In an interview with The Charlotte Observer, Tryon Medical Partners’ CEO Dr. Dale Owen said failure to include primary care practices in COVID-19 vaccine distribution is a missed opportunity. While Tryon Medical has received approval to distribute COVID-19 vaccines from the North Carolina Department of Health and Human Services, the practice has yet to receive doses from the State. The practice has received a limited supply as a transferred from Mecklenburg County Public Health.
Below are highlights of the story, posted by Hannah Smoot on Thursday, Feb. 25, 2021. Read the entire story on The Charlotte Observer website.
- Charlotte’s largest independent doctor’s office, Tryon Medical Partners, finally will receive its first shipment of COVID-19 vaccines this week — between 100 and 200 doses.
- But that’s not enough, according to Tryon Medical CEO Dr. Dale Owen. Primary care physicians have been left out of the state’s vaccine rollout from the beginning, he said.
- “Patients have a relationship, a long-term, intricate, intimate relationship with their physicians, especially their primary care physicians,” Owen said. “And that’s really important to them. They rely on their guidance… That has been forgotten in this process.”
- Other providers receiving vaccine shipments in Mecklenburg County, including hospital systems Atrium Health and Novant Health, along with the county health department, get the doses directly from the state. Tryon Medical’s shipment is a transfer of vaccines from Mecklenburg County Public Health, Owen said.
- Eligible Tryon Medical patients are still able to make appointments with the county health department, Atrium or Novant.
- But many people, especially elderly patients, have told Owen they’d prefer to get vaccinated by their primary care physician, he said. That includes elderly patients or people without reliable Internet access who might have difficulty signing up for an appointment with a new doctor or health system, Owen said.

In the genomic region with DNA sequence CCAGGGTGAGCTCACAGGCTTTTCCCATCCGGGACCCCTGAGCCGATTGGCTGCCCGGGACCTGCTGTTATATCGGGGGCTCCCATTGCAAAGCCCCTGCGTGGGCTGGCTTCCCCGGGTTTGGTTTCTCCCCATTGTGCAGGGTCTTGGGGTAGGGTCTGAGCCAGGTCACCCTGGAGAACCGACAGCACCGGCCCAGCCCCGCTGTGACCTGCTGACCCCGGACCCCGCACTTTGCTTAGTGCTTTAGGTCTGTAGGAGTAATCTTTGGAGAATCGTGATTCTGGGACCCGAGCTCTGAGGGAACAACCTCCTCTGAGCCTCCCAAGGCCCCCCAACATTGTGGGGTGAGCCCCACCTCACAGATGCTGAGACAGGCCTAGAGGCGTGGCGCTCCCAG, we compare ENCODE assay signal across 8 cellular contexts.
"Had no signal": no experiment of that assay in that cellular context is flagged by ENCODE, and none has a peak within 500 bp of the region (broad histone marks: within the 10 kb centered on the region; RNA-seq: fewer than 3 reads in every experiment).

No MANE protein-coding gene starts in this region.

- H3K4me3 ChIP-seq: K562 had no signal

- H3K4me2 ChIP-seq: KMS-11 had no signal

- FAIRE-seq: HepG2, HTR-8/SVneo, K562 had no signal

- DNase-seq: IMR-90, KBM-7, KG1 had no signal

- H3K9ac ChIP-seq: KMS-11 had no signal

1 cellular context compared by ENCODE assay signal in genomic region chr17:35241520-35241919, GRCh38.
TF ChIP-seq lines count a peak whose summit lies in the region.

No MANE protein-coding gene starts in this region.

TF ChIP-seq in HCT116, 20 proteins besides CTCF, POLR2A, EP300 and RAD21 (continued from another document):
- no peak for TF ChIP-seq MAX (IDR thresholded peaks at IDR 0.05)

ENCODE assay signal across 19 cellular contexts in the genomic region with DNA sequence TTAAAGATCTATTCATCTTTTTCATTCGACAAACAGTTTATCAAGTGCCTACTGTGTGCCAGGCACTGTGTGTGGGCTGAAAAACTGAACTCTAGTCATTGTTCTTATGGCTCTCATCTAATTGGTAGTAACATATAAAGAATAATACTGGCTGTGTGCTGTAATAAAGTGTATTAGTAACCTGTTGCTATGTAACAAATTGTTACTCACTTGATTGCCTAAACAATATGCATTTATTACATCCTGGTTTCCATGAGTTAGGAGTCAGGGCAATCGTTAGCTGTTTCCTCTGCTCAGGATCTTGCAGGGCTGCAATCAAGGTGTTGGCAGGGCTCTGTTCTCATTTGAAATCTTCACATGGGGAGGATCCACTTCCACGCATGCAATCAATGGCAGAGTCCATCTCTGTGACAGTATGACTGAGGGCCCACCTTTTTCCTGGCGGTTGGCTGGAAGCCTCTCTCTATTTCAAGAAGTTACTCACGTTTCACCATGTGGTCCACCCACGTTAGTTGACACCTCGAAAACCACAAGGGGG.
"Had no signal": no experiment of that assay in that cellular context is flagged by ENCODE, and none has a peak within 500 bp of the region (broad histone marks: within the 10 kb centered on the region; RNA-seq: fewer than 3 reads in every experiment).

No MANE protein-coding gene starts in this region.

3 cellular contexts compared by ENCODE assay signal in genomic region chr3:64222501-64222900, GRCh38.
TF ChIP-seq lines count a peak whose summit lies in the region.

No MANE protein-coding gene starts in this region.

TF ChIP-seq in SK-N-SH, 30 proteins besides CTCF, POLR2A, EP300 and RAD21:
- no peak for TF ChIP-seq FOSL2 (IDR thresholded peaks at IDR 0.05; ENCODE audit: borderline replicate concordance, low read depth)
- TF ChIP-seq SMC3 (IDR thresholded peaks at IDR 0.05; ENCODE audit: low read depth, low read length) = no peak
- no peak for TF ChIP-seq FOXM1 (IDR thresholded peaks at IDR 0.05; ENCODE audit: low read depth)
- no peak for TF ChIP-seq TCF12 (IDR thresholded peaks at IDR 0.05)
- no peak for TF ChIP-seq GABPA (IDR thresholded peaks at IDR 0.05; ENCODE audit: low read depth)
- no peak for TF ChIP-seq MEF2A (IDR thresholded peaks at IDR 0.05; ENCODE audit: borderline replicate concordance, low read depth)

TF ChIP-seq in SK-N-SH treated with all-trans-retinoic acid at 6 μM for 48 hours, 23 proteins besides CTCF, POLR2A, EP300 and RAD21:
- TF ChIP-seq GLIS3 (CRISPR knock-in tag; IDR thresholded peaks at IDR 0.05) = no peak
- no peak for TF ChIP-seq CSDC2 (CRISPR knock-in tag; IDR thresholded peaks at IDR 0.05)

- The independent practice announced this month that it had been approved by the state to distribute COVID-19 vaccines. But doctors at Tryon Medical still don’t know when the state will begin sending them vaccines.
- NC DHHS did not immediately respond to questions from the Observer.
- Tryon Medical already has freezers to store over 200,000 doses of the Pfizer COVID-19 vaccines, which require extremely cold temperatures, Owen said, adding: “It’s been ready.”
- The practice serves more than 150,000 patients in the Charlotte area. Owens estimates 30,000 to 40,000 of those patients are currently eligible for the COVID-19 vaccines.
- “Time is of the essence,” he said. “This is a race to vaccinate before a mutation develops that makes these vaccines ineffective.”
- Tryon Medical has been involved in the COVID-19 vaccine efforts for months, and has even participated in vaccine trials for the Moderna and Johnson & Johnson COVID-19 vaccines.
- “We know what we’re doing,” Owen said. “We have great experience with the vaccines, and why we’re excluded is unbelievable.”